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Commentary and Perspective   |    
Toward a New Standard in Autogenous Bone Graft?Commentary on an article by H. Claude Sagi, MD, et al.: “Qualitative and Quantitative Differences Between Bone Graft Obtained from the Medullary Canal (with a Reamer/Irrigator/Aspirator) and the Iliac Crest of the Same Patient”
S. Adam Hacking, PhD1; Mark S. Vrahas, MD1
1 Massachusetts General Hospital, Boston, Massachusetts
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None of the authors received payments or services, either directly or indirectly (i.e., via his or her institution), from a third party in support of any aspect of this work. One or more of the authors, or his or her institution, has had a financial relationship, in the thirty-six months prior to submission of this work, with an entity in the biomedical arena that could be perceived to influence or have the potential to influence what is written in this work. No author has had any other relationships, or has engaged in any other activities, that could be perceived to influence or have the potential to influence what is written in this work. The complete Disclosures of Potential Conflicts of Interest submitted by the authors of this work are available with the online version of this article at jbjs.org.


Copyright © 2012 by The Journal of Bone and Joint Surgery, Inc.
J Bone Joint Surg Am, 2012 Dec 05;94(23):e180 1-2. doi: 10.2106/JBJS.L.01232
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In their study, Sagi et al. harvested autograft from the iliac crest (ICBG) and the medullary canal of the same patient for comparison by molecular techniques and histology. This is a timely study, as the use of reamed autograft tissue is gaining recognition as a source of autologous bone and cells1. This technique allows a relatively large volume of bone to be harvested during the same operative setting, and in some cases from the same limb being treated. As a result, the use of reamed autograft may reduce the number of operative sites, operative time, and potential complications. These are all compelling arguments to consider the use of reamed autograft; however, the potential impact of this technique, of this paper, and of work in this field may be far greater.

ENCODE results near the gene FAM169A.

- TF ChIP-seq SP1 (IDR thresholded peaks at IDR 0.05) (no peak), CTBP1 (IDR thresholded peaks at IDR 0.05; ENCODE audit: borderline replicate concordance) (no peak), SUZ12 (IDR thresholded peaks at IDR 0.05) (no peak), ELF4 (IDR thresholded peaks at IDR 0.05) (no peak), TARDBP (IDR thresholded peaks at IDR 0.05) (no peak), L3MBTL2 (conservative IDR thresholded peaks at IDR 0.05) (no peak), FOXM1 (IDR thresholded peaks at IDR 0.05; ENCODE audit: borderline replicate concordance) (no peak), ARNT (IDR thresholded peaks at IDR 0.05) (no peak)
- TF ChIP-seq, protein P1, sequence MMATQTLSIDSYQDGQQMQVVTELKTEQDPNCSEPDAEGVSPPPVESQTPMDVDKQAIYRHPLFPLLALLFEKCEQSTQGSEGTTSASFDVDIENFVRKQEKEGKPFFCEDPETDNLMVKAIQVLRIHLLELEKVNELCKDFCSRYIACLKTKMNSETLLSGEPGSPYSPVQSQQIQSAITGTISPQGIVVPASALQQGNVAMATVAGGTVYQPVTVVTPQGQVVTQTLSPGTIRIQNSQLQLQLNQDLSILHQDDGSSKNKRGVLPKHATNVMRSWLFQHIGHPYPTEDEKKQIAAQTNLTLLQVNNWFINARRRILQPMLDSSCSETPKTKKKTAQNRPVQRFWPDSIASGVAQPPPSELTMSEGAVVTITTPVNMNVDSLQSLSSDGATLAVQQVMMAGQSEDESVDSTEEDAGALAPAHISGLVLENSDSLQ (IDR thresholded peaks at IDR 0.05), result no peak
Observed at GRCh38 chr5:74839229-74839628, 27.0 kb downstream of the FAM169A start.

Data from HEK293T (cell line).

At the most basic level, bone formation is the coordinated result of osteogenic cells, growth factors, and an appropriate substrate. Growth factors are readily available and many substrates, both natural and artificial, have been approved for clinical use. The same cannot be said for osteogenic cells, and a safe and efficient cell source remains elusive. Although the reaming procedure harvests bone, the harvest of cells for delivery in the same surgical setting may be the most important application of this technique2,3. This study yielded two important findings with regard to a source of osteogenic cells. Compared with ICBG, reamed autograft samples contained more mesenchymal stem cells, and the cells in reamed autograft samples showed an overexpression of receptors for bone morphogenetic proteins (BMPs) and vascular endothelial growth factor (VEGF). Both the finding that the reamed autograft samples contained more osteoprogenitor cells and the finding that this cell population may be more amenable to stimulation by growth factors bode well for the potential for bone repair. The latter finding is of great interest since other work has shown that reamed autograft also possesses increased levels of growth factors that are commonly associated with bone repair4-6.
This discussion would not be complete without carefully considering the bone substrate obtained by each of the techniques. This is of great importance since bone formation requires a substrate and the impact of differences between the bone particulates obtained by each technique may provide important avenues for future optimization. Histologic analysis of the reamed autograft determined that the bone fragments were notably smaller and less complex than those obtained from the iliac crest. The most obvious impact of the particle size difference was on the handling characteristics of the retrieved grafts; the reamed bone was more like a fluid, whereas the bone obtained from the iliac crest was more like a solid. Fractionation of the tissue product harvested by medullary reaming would allow the cells, bone particles, and/or aspirate to be combined with other materials. For example, bone particles may be replaced, processed further, or applied to act synergistically with allograft, calcium phosphate-based materials, or porous metals7. Likewise, growth factors or other stimuli may be incorporated to enhance and guide cell differentiation8,9.